Everyone remembers those cool kids riding around the neighbourhood in baggy clothes on bikes that were too small for them. The history of BMX is so much more though!
BMX stands for ‘Bicycle Motocross’ and has some pretty extreme origins. BMX started as a sport and was all about speed and manoeuvrability. These bikes were much smaller and lighter than their road and mountain biking counterparts. They were initially designed for dirt although they became very popular for freestyle use which was in a more urban environment.
The design was intuitively set up with 20-inch wheels, much smaller than other bikes at the time, and the rest of the body built according to similar scaled measurements. All the other aspects of the bike were designed to be as simple as possible so the rider could focus on the track or course. For the most part, they had a signal brake or no brake, meaning you would need to pedal backwards to brake. This also allowed for the handlebars to move around freely with no brake cables to cause obstruction.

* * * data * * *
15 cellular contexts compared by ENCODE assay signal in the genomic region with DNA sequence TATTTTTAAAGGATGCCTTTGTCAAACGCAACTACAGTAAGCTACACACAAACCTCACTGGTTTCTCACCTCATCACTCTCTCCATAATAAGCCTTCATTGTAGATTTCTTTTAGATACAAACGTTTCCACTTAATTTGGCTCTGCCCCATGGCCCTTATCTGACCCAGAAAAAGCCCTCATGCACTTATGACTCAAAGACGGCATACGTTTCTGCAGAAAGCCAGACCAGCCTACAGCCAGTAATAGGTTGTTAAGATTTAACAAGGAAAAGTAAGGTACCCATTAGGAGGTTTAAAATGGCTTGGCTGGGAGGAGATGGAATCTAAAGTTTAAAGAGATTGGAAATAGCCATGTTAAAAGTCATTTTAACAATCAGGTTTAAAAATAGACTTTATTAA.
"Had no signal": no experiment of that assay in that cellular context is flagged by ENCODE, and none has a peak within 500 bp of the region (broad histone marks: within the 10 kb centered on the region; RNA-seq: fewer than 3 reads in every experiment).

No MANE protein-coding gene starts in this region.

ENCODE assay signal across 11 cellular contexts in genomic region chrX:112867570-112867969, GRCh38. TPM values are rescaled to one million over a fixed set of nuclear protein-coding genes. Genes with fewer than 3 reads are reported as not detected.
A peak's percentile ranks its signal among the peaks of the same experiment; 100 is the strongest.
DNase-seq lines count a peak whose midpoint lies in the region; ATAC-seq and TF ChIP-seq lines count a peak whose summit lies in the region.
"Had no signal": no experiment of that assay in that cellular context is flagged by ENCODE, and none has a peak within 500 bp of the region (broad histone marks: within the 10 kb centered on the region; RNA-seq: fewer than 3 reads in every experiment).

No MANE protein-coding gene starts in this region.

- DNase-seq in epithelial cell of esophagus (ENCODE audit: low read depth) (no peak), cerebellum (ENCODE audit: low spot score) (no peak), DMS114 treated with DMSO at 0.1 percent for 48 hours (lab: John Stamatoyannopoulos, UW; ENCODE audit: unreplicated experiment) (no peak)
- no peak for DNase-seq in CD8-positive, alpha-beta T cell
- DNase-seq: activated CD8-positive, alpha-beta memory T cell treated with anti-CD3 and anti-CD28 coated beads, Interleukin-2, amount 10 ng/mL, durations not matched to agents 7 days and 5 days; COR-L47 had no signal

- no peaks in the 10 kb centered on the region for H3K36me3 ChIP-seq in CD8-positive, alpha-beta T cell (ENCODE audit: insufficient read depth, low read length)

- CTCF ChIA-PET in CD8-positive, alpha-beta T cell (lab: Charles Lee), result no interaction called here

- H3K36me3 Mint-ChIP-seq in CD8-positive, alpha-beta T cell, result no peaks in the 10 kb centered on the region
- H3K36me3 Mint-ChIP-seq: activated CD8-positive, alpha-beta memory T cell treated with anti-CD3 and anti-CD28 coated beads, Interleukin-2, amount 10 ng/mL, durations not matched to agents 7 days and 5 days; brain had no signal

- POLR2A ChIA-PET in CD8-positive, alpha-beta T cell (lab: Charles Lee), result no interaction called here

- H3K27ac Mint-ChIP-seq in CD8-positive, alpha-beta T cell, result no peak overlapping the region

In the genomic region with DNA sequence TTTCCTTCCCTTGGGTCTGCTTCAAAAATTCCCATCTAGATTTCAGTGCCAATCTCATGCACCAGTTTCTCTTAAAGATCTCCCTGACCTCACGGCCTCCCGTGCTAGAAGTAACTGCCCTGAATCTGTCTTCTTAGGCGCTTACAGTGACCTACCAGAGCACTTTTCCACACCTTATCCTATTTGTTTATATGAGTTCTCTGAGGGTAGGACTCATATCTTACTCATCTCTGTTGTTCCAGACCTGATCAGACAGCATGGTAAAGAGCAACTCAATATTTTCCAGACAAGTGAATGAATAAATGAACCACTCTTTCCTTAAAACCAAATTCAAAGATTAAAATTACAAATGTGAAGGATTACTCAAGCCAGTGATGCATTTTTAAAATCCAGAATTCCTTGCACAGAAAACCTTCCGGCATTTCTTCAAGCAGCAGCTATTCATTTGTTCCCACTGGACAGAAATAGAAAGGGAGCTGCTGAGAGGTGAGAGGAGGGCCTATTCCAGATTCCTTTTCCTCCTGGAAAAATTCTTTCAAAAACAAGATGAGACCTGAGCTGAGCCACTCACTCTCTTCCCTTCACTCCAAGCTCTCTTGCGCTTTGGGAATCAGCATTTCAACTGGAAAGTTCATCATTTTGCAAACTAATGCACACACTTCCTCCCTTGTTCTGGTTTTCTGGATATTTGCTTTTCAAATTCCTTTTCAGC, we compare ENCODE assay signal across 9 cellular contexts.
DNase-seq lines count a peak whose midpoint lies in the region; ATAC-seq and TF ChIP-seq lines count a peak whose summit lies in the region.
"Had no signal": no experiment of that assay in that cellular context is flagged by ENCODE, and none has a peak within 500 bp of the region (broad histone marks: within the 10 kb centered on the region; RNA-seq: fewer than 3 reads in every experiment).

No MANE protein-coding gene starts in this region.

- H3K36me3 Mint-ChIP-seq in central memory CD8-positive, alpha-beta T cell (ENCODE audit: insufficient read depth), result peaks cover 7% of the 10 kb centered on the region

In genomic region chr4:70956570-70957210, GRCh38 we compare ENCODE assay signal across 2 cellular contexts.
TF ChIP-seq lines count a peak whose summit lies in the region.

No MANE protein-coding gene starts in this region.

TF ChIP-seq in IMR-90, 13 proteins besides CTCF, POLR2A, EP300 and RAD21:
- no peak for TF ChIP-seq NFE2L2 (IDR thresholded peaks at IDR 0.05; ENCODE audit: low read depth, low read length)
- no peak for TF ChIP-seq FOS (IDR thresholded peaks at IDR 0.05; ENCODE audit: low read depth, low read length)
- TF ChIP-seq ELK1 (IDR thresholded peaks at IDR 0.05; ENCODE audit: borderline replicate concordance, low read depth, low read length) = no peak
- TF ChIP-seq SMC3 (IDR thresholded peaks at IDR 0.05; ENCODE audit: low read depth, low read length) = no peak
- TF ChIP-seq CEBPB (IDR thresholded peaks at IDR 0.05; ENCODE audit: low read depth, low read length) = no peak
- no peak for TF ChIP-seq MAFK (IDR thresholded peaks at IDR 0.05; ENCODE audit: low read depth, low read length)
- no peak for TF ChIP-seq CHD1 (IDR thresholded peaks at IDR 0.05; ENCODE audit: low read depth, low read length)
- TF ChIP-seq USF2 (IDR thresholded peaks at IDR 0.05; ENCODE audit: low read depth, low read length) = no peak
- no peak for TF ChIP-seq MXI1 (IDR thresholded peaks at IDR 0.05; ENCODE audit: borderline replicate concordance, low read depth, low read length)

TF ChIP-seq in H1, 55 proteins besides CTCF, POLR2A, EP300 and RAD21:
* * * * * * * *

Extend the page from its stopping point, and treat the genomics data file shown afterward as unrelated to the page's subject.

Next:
The motocross version flew on to the scene in the 60s and became very popular. A short dirt track with a number of jumps and turns made for exciting viewing. It was then noticed that these bikes were perfectly suited to performing tricks and in the 70s freestyle followed. BMXs started appearing in skate parks and empty swimming pools all over the States after building a bit of a cult following.
Bob Haro would be a part of starting the first BMX trick team in 1979. The sport ceased to be seen as an auxiliary to motocross and took on a life of its own – it would later become a permanent fixture in the Summer X-Games launched in 1995. At some point, the corporates pulled out which forced the riders into the spotlight as they had to start their own brands. This could have easily forced BMX into the periphery but the popular following helped it thrive.